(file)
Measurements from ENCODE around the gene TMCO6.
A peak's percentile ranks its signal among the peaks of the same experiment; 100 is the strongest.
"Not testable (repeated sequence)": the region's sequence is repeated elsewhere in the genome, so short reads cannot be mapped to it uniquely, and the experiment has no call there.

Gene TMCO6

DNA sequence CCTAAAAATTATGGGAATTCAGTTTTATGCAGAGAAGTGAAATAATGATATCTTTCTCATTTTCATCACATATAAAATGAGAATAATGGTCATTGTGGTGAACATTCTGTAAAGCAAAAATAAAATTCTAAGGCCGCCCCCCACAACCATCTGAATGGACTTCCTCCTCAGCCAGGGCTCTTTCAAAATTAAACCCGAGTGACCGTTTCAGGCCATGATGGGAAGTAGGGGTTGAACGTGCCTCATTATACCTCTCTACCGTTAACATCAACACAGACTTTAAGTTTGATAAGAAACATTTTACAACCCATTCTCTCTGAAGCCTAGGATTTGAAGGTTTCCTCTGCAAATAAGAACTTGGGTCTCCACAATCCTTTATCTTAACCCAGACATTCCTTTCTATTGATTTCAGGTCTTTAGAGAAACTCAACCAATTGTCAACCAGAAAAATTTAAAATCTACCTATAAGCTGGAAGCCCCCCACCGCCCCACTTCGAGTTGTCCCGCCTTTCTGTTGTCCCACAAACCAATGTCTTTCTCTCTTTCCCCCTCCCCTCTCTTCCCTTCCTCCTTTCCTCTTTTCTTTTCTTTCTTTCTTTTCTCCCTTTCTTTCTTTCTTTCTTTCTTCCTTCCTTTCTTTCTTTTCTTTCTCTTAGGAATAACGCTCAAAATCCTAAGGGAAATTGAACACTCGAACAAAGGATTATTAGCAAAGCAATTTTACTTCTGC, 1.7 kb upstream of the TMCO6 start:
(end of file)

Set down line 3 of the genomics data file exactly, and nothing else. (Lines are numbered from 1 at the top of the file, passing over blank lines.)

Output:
"Not testable (repeated sequence)": the region's sequence is repeated elsewhere in the genome, so short reads cannot be mapped to it uniquely, and the experiment has no call there.